Mass Effect: Andromeda is an expansive action role-playing game with a few great moments that recapture the high points of the landmark trilogy that came before it, and energetic combat and fantastic sound effects contribute to a potent sci-fi atmosphere. Without consistently strong writing or a breakout star in its cast to carry it through the long hours and empty spaces, however, disappointments like a lack of new races, no companion customization, and major performance problems and bugs take their toll.
The plot and structure of Mass Effect: Andromeda can be viewed as a metaphor for the game itself, where a population eager for a fresh start makes a leap into a new frontier. The destination isn’t the paradise we hoped for. For our characters, Andromeda required a leap of faith, the belief that the universe must hold more for humanity. Nobody anticipated how much work building a new home would really take, and in a way, the entire game is about mitigating everyone’s disappointment. The truth is that Andromeda itself isn’t the promised land players hoped for either, but there is a lot that’s good in this flawed new frontier for Mass Effect.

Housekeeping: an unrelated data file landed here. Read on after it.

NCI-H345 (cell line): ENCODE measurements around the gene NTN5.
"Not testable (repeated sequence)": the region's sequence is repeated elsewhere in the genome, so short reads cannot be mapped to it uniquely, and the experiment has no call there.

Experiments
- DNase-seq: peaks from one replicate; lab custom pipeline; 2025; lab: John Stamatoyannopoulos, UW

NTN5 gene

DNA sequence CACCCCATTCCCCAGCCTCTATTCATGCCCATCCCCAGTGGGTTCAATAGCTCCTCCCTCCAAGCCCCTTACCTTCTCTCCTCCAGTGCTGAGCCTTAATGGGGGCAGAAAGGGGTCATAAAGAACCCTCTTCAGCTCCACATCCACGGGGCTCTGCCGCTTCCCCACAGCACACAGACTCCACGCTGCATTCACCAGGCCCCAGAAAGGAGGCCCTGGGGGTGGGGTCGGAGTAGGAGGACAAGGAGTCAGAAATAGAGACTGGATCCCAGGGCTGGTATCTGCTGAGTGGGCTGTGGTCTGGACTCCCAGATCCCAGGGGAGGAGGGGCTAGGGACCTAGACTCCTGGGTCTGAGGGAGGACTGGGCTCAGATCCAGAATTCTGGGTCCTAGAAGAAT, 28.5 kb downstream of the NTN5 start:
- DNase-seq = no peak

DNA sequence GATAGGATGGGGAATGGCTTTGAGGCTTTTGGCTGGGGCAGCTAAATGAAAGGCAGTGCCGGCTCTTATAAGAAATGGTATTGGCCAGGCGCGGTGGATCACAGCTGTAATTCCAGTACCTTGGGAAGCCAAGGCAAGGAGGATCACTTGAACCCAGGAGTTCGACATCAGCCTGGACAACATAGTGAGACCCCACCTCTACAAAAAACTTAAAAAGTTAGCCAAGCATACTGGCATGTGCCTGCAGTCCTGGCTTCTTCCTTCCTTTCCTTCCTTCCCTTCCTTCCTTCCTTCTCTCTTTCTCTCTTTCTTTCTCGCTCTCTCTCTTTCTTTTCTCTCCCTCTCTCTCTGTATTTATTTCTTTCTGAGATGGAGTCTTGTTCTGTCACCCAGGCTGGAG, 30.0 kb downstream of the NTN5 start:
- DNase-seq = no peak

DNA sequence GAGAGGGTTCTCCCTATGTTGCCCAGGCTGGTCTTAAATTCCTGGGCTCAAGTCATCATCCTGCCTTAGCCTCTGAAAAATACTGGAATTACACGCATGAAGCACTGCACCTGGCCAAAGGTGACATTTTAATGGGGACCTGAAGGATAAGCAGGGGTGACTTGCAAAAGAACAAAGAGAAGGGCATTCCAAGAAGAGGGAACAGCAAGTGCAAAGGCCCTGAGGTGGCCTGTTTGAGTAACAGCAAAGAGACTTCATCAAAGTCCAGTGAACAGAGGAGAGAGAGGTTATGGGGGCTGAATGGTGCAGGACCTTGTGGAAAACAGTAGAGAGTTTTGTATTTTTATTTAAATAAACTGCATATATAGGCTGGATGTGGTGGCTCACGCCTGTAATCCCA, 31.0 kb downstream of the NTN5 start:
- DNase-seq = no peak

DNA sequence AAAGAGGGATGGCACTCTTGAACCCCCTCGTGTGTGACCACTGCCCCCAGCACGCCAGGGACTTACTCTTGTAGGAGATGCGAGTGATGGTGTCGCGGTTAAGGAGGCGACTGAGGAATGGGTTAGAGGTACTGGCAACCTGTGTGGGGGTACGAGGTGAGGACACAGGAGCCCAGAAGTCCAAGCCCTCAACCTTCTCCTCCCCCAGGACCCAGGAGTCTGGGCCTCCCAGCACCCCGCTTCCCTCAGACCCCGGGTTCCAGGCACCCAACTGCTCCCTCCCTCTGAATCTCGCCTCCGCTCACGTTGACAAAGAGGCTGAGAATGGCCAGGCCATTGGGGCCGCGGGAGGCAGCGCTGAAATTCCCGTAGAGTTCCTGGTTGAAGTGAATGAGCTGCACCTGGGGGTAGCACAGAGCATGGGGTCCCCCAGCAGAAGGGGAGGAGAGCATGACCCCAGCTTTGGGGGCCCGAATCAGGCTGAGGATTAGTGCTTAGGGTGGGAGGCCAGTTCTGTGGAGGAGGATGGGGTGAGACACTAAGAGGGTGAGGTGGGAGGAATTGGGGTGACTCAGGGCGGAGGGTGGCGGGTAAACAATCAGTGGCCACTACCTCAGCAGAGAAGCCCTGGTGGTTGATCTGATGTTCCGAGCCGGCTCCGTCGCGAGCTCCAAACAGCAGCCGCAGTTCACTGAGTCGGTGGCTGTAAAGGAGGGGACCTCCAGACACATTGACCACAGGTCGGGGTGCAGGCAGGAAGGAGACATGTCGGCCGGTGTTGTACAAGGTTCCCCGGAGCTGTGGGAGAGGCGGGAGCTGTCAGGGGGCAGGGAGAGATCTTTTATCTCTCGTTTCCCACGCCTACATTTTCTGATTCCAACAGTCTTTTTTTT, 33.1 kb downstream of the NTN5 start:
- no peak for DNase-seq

Let’s be clear: I’m conflicted about Mass Effect: Andromeda. There’s a lot of roughness throughout the game, and the technical issues, while not game-breaking, are often incredibly distracting. But it’s my time with the cast that I’m still thinking about, and the mysteries about the world that haven’t been answered that make me feel like I’m waiting once again for a new Mass Effect game. And if I’m judging a game by where it leaves me, Andromeda succeeds, even if it stumbled getting there.
Being both a sort of prequel and sequel to the original Mass Effect trilogy, it’s understandable that there would be both excitement and trepidation regarding the changes made to the venerated series. However, in at least one case, dissatisfaction with the game has taken a rather dark turn.
Kotaku‘s Ethan Gach reports that Allie Rose-Marie Leost, a woman who worked for EA Games in the motion-capture labs and had been associated with Mass Effect: Andromeda, was the victim of a series of online harassment and threats. Some people appear to be discontent with the animations in the game, somehow identified Leost as a lead animator, and are holding her responsible. The harassment ranges from threats of sexual assault to accusations of her providing sexual services in order to get her job.